AS PICK n Pay yesterday flagged that it only expected its annual sales to rise 5.2 percent, its chief executive Pieter Boone yesterday sent a strong message to shareholders that he plans to place the retailer on a firmer footing, targeting both affluent and low income earners, amidst strong competition.
Ahead of the retailer’s annual results set to be released on May 17, he said, “I will present my strategy to deliver greater innovation, growth and momentum by making Pick n Pay much more responsive to the needs of our customers.”
This as Shoprite last month grew its interim headline earnings per share by 25 percent to 519.3 cents, while grabbing affluent customer market share from Woolworths with a repositioning of its Checkers brand.
Yesterday Pick n Pay said it aimed to revitalise customer value proposition with a simpler and more compelling approach to differentiating its stores so that each store felt local and excited customers.
“This will build on excellent progress over the past year in strengthening our offer to more affluent customers, with the successful refurbishment of 40 Pick n Pay Select supermarkets, all of which are delivering strong customer growth through innovation in product, design, layout and convenience,” it said.
The group aimed to offer even lower prices, better value, and better service to customers to attract low-income customers.
“This will be particularly important to lower-income customers in a period when spending power is likely to be further squeezed. Core to this will be the delivery of R3.0 billion of savings over the next three years through Project Future – with identified efficiencies across our operations delivering a swifter and more efficient business,” it said.
In another move to target low-income customers Pick n Pay said it planned a further acceleration in the development of its Boxer limited-range discount business. Basher in October announced plans to expand its Boxer store footprint by 200 stores.
Yesterday Pick n Pay flagged in a trading and earnings update for the 52 weeks ended February 27, 2022 that it expected its annual headline earnings per share (Heps) to rise up to 18 percent despite the double-edged sword of national unrest last year and national lockdowns during Covid-19.
Heps were likely to rise between 8 percent to 18 percent to 247.65 cents a share to 270.59c a share from 229.31c a share in the prior corresponding 2021 period.
Earnings per share were likely to increase at between 18 percent to 28 percent at between 238.97c a share to 259.22c a share.
Pick n Pay said its group sales rose 5.2 percent to R97.9 billion, with its South Africa segment increasing sales by 5.1 percent to R94.5bn, with like-for-like sales growth of 4.4 percent, with internal selling price inflation restricted to 2.9 percent over the year. Its Rest of Africa segment increased sales by 5.6 percent.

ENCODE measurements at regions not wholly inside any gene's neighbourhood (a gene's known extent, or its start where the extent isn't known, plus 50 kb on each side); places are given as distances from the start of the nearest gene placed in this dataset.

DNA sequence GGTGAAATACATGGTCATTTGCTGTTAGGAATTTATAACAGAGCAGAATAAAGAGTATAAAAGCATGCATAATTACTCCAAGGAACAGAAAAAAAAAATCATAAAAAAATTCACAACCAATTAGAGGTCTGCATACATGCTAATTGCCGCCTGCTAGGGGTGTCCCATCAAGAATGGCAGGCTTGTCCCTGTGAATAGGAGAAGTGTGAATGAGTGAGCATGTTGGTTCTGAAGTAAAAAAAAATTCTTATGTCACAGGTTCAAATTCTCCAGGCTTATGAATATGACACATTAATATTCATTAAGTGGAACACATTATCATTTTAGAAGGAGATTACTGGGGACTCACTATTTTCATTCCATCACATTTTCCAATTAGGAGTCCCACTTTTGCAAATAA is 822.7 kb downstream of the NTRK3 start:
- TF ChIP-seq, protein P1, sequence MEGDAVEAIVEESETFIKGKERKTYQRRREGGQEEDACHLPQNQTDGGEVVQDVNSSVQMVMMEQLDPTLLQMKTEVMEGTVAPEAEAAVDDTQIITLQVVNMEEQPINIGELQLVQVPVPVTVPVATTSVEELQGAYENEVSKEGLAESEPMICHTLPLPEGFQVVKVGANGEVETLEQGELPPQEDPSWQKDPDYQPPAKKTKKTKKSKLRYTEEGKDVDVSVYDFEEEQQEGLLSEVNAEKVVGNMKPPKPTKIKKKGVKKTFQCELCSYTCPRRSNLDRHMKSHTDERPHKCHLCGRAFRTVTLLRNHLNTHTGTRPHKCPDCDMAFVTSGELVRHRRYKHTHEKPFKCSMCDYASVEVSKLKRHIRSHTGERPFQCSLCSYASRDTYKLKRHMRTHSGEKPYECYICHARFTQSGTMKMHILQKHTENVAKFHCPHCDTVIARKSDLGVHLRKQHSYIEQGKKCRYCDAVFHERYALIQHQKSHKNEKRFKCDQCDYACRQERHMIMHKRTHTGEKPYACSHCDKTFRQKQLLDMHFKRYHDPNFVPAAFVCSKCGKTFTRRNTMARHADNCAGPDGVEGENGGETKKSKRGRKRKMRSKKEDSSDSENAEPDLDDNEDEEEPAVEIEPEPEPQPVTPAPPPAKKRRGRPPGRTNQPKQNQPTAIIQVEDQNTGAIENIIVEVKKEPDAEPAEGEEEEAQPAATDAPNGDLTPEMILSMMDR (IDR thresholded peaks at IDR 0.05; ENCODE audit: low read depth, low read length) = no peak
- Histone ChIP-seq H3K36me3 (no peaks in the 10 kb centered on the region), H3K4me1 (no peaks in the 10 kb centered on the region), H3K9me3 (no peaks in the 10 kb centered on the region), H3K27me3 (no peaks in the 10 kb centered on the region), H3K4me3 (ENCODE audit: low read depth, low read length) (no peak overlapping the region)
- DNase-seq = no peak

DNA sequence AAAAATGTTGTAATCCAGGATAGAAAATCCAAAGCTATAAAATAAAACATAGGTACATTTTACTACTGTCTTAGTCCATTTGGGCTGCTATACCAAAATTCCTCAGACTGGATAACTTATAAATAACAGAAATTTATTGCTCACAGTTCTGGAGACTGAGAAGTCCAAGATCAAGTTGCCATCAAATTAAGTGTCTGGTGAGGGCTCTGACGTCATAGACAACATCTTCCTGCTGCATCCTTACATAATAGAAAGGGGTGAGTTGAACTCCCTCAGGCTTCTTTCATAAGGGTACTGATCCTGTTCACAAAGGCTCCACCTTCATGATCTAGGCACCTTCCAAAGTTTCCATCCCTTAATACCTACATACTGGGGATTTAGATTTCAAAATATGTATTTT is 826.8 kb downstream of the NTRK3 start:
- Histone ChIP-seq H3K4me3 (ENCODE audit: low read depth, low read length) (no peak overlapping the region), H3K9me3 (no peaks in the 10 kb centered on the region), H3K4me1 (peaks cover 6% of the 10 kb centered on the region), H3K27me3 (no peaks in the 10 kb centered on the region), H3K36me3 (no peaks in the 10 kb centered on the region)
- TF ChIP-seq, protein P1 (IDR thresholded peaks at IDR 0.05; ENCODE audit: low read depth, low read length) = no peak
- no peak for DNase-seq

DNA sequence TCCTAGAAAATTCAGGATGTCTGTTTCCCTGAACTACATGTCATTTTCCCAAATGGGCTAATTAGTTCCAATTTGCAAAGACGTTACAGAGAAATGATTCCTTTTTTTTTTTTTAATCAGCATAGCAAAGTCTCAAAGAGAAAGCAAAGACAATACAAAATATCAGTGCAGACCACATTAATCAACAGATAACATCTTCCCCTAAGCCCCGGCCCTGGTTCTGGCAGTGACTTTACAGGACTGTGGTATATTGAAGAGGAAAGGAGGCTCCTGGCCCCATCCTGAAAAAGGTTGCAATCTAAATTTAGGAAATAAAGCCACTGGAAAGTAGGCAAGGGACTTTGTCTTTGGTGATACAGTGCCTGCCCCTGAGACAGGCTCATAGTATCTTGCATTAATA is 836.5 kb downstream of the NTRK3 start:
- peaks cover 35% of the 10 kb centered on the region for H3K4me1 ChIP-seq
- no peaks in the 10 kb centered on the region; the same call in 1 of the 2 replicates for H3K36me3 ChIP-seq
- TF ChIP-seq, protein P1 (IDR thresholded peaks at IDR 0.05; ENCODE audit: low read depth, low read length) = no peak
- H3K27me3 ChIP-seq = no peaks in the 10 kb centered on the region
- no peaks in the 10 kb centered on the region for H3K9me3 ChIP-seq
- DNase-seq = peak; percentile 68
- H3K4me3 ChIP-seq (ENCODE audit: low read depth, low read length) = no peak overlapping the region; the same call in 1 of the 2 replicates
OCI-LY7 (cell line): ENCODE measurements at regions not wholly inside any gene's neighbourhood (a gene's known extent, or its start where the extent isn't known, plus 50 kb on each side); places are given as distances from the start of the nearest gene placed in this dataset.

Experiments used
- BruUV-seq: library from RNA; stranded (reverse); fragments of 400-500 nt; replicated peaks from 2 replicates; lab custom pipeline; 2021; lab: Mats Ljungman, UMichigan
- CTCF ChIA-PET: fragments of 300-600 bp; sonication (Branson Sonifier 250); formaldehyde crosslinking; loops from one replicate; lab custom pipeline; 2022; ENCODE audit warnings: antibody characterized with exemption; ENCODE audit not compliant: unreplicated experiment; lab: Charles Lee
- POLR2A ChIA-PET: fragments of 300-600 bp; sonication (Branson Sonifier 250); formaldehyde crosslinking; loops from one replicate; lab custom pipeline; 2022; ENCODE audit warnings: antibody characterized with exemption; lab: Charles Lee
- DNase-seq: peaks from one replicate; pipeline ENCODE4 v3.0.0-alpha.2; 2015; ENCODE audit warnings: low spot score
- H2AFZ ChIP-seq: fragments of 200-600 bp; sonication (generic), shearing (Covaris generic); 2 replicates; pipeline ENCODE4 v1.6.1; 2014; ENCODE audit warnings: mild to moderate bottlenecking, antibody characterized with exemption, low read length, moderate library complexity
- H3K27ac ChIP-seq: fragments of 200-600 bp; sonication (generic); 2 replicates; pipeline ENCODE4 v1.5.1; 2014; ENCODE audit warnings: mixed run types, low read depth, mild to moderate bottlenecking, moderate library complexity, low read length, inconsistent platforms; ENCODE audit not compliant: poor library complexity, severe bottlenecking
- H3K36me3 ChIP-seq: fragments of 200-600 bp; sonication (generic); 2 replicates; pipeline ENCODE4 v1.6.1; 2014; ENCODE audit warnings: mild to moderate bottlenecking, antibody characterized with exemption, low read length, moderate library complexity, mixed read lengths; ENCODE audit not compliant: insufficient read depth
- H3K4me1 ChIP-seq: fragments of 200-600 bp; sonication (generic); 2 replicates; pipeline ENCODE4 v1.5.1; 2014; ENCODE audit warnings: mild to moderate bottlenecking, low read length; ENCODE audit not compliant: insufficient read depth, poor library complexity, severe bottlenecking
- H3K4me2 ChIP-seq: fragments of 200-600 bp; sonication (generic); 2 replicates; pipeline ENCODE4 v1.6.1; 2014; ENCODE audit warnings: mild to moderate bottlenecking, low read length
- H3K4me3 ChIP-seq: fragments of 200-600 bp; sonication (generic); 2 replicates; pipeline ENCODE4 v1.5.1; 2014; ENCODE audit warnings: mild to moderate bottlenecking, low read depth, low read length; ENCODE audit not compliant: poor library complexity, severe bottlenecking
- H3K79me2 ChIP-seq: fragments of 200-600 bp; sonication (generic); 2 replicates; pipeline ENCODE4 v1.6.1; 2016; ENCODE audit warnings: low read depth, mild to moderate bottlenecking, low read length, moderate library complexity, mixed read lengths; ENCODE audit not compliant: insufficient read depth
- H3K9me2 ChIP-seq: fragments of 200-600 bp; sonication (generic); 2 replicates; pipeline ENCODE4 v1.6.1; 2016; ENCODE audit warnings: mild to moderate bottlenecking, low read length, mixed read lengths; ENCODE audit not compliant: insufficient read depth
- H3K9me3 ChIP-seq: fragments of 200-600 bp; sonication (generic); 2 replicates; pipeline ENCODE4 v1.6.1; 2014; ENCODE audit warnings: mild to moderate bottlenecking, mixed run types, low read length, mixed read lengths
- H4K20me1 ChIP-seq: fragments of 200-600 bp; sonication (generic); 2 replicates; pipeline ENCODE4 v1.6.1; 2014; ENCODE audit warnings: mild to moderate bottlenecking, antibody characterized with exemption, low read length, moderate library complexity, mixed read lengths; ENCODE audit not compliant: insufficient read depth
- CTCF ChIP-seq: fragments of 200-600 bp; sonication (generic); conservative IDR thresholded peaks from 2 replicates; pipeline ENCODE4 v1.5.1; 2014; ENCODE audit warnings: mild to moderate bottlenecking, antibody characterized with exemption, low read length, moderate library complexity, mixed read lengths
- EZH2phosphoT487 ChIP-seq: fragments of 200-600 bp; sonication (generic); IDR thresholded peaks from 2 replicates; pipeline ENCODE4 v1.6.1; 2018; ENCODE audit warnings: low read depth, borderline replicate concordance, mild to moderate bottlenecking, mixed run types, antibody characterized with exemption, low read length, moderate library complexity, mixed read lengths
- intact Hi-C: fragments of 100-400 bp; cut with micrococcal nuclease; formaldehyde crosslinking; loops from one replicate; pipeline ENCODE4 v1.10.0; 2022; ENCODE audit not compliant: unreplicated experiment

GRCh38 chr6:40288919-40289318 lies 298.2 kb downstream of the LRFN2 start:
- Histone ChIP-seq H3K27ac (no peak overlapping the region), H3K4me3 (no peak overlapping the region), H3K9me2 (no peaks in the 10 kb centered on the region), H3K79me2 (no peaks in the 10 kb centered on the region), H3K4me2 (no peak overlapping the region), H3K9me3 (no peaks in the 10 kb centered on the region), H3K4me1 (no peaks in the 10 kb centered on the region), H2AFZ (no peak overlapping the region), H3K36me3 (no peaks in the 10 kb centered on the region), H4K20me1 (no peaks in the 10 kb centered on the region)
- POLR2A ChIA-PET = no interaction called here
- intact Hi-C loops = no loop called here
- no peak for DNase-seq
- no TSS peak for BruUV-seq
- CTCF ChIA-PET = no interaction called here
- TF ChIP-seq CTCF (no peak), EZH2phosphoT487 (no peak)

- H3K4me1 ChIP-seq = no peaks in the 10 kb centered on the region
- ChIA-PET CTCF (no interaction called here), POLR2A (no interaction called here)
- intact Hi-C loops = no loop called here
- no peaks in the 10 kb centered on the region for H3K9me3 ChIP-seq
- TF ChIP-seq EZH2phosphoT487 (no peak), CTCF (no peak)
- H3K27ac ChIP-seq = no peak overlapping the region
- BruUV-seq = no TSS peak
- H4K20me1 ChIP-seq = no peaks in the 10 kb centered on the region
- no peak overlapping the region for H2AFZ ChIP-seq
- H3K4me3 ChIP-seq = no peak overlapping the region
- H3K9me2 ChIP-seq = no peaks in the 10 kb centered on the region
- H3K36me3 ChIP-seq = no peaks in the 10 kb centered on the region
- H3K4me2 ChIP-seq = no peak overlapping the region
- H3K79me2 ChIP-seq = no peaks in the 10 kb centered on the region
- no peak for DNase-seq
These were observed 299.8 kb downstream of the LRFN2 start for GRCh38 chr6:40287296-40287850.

“Sales performance reflects impact of significant trade disruption. Over the course of the year, the Group’s trading performance was disrupted by two factors: severe damage to trading and property as a result of the civil unrest in July 2021 and – to a lesser extent – the resumption of trading restrictions over the sale of liquor in June 2021,” the group said, adding that these disruptions resulted in an estimated R2.7bn of lost sales over the year.
Despite diverting resources to rebuilding stores and distribution centres after the civil unrest, Pick n Pay opened 138 new stores.
Liquor sales increased 57.2 percent year-on-year, despite the group losing a further 66 liquor trading days this year as a result of Covid-19 trading restrictions, with an estimated R0.9 billion in lost sales from R2.5bn in 2021.
The clothing division saw sales growth of 21 percent year-on-year, driven by market share gains across a number of women’s, men’s and childrens-wear categories.
Pick n Pay’s on-demand online service ASAP! had delivered year-on-year growth of more than 300 percent since its launch in August 2021, it said.
Commenting on the results, Boone said it was a resilient trading performance in some of the most difficult circumstances the group has ever faced.
“Our Pick n Pay and Boxer businesses have a strong presence in KwaZulu-Natal and Gauteng and were badly affected by the rioting and looting last July. However, our growth in the first quarter, and again in our final quarter, shows that our underlying momentum remains solid.”
Looking ahead, Boone said the external environment had become more volatile, particularly as a result of events outside South Africa.
“However, we have an excellent plan, and are now delivering on it. I am excited by the future of our business,” he said.
BUSINESS REPORT ONLINE